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Lopo L Rego
Chairperson of the Marketing Department
Professor of Marketing
PetSmart, Inc. Distinguished Professor in Marketing
Lopo joined the faculty in 2011. Originally from Lisbon, Portugal, he has been in the US since 1994, when he started his "Grand Tour of the Midwest": Ann Arbor, Michigan, Iowa City, Iowa and most recently, Bloomington, Indiana. Originally trained in economics, later on and while working on his MBA, he fully converted to the "dark side" and has since been interested in understanding the relationship between marketing and firm performance, leading him to Ann Arbor, where he eventually earned his Ph.D. in marketing from the University of Michigan. Not surprisingly, his research interests focus on understanding how marketing strategies, investments, and actions (e.g., advertising, customer relationship management, brand strategy, etc.) influence firm performance outcomes (ranging from product market performance to financial performance), and ultimately contribute to shareholder wealth creation. The main goals of his research are to identify generalizable patterns regarding how marketing strategies and actions explain differences in firm performance, and to understand the boundary conditions for these observed patterns. His research addresses complex problems that are often ignored because they are typically difficult to investigate, but nonetheless carry great managerial significance. If marketing as an academic discipline is to have a greater impact on corporate and managerial practices, then understanding when and how strategic marketing investments create superior firm performance and shareholder wealth, is essential. Professor Rego’s research has been published in such outlets as the Journal of Marketing, Marketing Science, Journal of the Academy of Marketing Science, Journal of Economic Behavior and Organization, European Journal of Marketing, Journal of Empirical Generalisations in Marketing, Harvard Business Review, Journal of Research in Marketing, and Marketing Science Institute Working Paper Series.
PhD, Marketing, University of Michigan Business School, 2000
MBA, Marketing and Strategy, Universidade Nova de Lisboa, 1993
BS, Economics, Universidade Nova de Lisboa, 1991
Associate Professor of Marketing, Indiana University, 2011-present
Associate Professor of Marketing, Tippie College of Business, University of Iowa, 2010-11
Assistant Professor of Marketing, Tippie College of Business, University of Iowa, 2003-10
Visiting Assistant Professor of Marketing, Tippie College of Business, University of Iowa, 2001-03
Adjunct Lecturer, Tippie College of Business, University of Iowa, 2000
Feng, H., Morgan, N. A., and Rego, L. (2020). The Impact of Unprofitable Customer Management Strategies on Shareholder Value. Journal of the Academy of Marketing Science, 48(2), 246–269.
A significant proportion of many firms’ customers are unprofitable. The question of how unprofitable customers should be managed has recently received increasing research attention from the customer and manager angles, but the effects of unprofitable customer management (UCM) strategies on shareholder value is unknown. Using an event study methodology, we examine stock market reactions to disclosures of firms’ UCM strategy decisions. Results from a sample of UCM strategy disclosure events reveal an average short-term abnormal stock return of −0.53%. Drawing on signaling theory logic, we explore a number of signal (UCM strategy), signaler (firm engaging in UCM), and signaling environment characteristics that may affect the shareholder value effects of firms’ UCM approaches. Our analyses show that investors respond more favorably to indirect UCM strategies than to direct customer divestment strategies. We also find that particular types of indirect UCM strategy approaches and strategic intent in UCM strategy adoption, stronger firm marketing capabilities and, and positive publicity can help mitigate the generally negative abnormal stock returns observed. Overall, our findings have important implications for marketing theory and provide actionable new insights for managers into how to approach the management of unprofitable customers.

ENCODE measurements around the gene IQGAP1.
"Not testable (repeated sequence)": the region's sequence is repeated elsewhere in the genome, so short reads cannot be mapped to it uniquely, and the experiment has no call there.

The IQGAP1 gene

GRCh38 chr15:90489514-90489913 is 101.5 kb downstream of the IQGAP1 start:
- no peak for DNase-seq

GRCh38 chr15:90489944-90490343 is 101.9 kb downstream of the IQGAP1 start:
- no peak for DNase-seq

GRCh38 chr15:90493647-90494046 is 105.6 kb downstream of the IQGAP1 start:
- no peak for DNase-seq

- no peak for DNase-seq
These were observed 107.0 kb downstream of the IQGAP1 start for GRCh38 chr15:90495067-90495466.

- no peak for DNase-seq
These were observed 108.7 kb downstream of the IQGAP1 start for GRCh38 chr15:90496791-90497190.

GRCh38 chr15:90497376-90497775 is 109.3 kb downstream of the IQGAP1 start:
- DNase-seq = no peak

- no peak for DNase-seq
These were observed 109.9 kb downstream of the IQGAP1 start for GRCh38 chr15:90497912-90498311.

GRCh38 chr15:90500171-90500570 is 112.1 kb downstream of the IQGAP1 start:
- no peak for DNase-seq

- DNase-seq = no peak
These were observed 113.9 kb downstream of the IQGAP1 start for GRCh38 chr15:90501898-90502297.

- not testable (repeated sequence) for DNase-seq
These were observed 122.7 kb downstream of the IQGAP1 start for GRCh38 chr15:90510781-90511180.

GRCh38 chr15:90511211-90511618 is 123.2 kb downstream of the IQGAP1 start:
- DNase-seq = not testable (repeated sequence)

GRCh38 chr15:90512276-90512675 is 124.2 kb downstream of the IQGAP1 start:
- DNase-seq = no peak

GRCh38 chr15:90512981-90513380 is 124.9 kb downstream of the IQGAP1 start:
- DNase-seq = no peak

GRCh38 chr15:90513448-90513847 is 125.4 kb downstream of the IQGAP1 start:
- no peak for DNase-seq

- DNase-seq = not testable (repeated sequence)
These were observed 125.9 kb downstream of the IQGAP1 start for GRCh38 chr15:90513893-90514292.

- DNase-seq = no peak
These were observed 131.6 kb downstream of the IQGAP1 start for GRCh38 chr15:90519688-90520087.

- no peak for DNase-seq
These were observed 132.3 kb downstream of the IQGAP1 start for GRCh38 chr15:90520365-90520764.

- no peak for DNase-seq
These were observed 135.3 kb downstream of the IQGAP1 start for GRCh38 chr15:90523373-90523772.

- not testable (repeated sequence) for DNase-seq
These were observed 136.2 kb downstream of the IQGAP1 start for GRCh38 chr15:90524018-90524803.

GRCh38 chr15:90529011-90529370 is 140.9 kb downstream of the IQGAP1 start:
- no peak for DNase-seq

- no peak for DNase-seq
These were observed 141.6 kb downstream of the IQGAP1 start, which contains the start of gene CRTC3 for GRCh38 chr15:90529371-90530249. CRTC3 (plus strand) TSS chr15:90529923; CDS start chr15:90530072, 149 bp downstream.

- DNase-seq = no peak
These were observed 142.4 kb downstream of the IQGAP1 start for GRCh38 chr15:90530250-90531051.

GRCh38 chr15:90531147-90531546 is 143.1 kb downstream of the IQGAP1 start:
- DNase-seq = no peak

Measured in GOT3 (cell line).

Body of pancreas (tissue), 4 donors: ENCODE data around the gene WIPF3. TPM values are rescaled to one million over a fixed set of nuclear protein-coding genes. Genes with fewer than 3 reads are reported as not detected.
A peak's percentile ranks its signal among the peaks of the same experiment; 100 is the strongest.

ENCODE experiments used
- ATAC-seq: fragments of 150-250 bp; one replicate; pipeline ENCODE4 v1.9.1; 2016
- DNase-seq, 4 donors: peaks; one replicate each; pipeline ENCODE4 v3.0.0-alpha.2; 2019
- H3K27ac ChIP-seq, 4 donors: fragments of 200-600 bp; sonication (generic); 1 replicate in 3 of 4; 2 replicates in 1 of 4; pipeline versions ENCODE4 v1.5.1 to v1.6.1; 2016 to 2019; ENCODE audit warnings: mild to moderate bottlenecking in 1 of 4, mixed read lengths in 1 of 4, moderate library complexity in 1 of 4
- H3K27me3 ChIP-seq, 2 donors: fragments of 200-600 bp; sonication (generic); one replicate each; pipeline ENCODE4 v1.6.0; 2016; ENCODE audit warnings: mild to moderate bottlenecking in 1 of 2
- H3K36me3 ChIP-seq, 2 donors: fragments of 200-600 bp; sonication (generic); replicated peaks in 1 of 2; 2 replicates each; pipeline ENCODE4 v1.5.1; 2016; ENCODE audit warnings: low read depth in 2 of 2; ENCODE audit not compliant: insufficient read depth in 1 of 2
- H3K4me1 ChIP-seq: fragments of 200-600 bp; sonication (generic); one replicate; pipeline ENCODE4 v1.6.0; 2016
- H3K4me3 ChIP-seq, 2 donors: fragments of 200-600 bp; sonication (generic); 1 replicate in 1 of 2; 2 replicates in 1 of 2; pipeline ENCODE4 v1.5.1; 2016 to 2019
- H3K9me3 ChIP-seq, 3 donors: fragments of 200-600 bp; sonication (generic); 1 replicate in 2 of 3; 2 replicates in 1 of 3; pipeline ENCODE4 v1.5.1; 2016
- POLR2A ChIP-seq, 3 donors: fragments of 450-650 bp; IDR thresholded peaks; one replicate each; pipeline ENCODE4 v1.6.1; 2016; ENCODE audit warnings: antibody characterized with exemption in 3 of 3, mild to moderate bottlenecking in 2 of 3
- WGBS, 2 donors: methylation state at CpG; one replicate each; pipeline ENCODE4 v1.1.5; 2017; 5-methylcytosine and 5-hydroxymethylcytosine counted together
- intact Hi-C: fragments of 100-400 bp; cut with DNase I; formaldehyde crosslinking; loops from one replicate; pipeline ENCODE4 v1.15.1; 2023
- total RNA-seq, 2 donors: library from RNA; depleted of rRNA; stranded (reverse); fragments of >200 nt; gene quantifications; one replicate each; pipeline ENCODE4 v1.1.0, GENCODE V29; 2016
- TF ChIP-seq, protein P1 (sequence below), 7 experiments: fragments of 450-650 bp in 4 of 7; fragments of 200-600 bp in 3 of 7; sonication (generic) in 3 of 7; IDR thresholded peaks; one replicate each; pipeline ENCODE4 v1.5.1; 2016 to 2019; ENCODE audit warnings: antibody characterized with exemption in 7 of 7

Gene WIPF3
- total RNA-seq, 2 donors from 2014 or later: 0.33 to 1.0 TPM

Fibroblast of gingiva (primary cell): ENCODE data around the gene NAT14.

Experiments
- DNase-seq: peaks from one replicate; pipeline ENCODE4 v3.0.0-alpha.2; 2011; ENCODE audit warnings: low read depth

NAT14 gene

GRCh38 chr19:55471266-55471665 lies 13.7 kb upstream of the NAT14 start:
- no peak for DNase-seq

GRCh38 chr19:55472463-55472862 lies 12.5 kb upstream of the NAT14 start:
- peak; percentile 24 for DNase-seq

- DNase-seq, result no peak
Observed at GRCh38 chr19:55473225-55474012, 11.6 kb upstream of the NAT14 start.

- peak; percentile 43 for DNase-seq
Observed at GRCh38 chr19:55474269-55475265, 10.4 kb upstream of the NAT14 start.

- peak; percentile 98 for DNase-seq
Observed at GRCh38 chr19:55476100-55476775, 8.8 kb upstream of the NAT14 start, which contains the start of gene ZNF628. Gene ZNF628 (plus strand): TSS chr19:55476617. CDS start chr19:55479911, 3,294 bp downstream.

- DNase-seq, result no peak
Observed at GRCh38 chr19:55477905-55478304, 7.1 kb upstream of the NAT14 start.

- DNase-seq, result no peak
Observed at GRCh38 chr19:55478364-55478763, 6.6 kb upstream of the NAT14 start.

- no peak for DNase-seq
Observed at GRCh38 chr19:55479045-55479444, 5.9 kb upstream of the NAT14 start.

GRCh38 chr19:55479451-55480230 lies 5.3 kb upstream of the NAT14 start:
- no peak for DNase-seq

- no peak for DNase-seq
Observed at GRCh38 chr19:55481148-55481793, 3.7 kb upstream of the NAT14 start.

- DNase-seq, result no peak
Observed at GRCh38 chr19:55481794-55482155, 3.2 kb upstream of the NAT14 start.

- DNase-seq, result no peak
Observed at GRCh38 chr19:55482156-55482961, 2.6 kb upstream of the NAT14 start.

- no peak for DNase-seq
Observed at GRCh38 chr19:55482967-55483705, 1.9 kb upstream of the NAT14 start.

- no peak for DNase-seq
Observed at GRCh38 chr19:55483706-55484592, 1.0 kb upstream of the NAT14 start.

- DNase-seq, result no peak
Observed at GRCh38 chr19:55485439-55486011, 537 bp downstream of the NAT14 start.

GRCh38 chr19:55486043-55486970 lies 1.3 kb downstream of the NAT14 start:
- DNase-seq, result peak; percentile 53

Feng, H., Morgan, N. A., and Rego, L. L. (2017). Firm Capabilities and Growth: The Moderating Role of Market Conditions. Journal of the Academy of Marketing Science, 45(1), 76-92.
Feng, H., Morgan, N. A., and Rego, L. L. (2015). Marketing Department Power and Firm Performance. Journal of Marketing, 79(5), 1-20.
This study empirically investigates marketing department power in U.S. firms throughout 1993–2008 and assesses its impact on firm performance. Using a new objective measure of marketing department power and a cross-industry sample of 612 public firms in the United States, the results reveal that, in general, marketing department power increased during this time period. Furthermore, the analyses show that a powerful marketing department enhances firms' longer-term future total shareholder returns beyond its positive effect on firms' short-term return on assets (ROA). The findings also reveal that a firm's long-run market-based-asset-building and short-run market-based- asset-leveraging capabilities partially mediate the effect of a firm's marketing department power on its longer-term shareholder value performance and fully mediate the effect on its short-term ROA performance. This research provides new insights for marketing scholars and managers with regard to both marketing's influence within the firm and how investments in building a powerful marketing department affect firm performance.
Billett, M. T., Jiang, Z., and Rego, L. L. (2014). Glamour Brands and Glamour Stocks. Journal of Economic Behavior & Organization, 107(Part B), 744–759.
Rego, L. L., Morgan, N. A., and Fornell, C. (2013). Reexamining the Market Share-Customer Satisfaction Relationship. Journal of Marketing, 77(5), 1-20.
Wiles, M., Morgan, N. A., and Rego, L. L. (2012). The Effect of Brand Acquisition and Disposal on Stock Returns. Journal of Marketing, 76(1), 38-58.
Jung, S., Gruca, T. S., and Rego, L. L. (2010). Excess Loyalty in CPG Markets: A Comprehensive Examination. Journal of Empirical Generalisations in Marketing Science,13(1), 1-13.